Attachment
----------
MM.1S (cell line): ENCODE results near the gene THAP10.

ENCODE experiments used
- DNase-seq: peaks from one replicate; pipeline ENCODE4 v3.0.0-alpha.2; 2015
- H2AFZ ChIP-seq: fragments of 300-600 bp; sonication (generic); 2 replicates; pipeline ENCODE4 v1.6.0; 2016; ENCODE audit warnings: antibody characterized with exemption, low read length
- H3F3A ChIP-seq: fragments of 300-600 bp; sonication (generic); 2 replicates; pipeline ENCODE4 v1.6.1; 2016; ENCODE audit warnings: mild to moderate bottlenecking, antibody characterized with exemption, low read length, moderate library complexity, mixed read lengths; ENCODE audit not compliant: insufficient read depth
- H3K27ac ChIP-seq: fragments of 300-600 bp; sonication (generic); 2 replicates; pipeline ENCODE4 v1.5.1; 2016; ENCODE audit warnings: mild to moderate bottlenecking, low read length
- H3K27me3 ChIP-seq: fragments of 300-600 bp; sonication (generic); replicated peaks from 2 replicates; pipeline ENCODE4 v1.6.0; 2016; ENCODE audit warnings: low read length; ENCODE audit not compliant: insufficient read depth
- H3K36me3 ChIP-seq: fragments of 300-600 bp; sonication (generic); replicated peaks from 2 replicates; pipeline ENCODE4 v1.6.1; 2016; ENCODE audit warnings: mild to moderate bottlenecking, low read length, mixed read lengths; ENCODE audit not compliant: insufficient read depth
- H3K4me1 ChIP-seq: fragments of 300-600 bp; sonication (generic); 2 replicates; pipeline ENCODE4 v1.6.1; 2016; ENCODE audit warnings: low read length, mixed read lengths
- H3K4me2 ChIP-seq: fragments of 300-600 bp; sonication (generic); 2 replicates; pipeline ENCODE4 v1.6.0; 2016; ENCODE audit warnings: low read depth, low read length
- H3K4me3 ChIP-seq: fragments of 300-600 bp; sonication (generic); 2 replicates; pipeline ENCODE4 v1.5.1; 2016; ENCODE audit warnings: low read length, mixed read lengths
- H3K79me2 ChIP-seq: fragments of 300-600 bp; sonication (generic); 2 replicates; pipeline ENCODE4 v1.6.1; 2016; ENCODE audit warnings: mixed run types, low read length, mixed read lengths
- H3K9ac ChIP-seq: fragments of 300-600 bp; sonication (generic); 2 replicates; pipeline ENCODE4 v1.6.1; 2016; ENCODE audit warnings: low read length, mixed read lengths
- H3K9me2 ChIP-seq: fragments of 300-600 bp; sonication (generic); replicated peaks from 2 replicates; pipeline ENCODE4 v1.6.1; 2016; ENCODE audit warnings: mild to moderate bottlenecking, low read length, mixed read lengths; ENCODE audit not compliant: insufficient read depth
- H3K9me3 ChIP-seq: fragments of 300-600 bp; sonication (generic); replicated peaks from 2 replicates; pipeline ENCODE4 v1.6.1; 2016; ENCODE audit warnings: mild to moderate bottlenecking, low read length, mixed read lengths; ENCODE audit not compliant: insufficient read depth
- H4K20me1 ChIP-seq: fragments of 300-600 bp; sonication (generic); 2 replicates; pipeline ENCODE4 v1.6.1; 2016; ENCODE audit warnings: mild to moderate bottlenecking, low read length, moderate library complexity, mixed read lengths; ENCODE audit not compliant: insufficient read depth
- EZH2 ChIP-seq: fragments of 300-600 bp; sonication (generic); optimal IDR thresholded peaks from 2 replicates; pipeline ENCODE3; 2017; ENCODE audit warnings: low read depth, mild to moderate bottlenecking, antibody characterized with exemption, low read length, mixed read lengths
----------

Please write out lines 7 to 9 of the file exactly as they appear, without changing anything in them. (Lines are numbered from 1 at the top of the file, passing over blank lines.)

- H3K27me3 ChIP-seq: fragments of 300-600 bp; sonication (generic); replicated peaks from 2 replicates; pipeline ENCODE4 v1.6.0; 2016; ENCODE audit warnings: low read length; ENCODE audit not compliant: insufficient read depth
- H3K36me3 ChIP-seq: fragments of 300-600 bp; sonication (generic); replicated peaks from 2 replicates; pipeline ENCODE4 v1.6.1; 2016; ENCODE audit warnings: mild to moderate bottlenecking, low read length, mixed read lengths; ENCODE audit not compliant: insufficient read depth
- H3K4me1 ChIP-seq: fragments of 300-600 bp; sonication (generic); 2 replicates; pipeline ENCODE4 v1.6.1; 2016; ENCODE audit warnings: low read length, mixed read lengths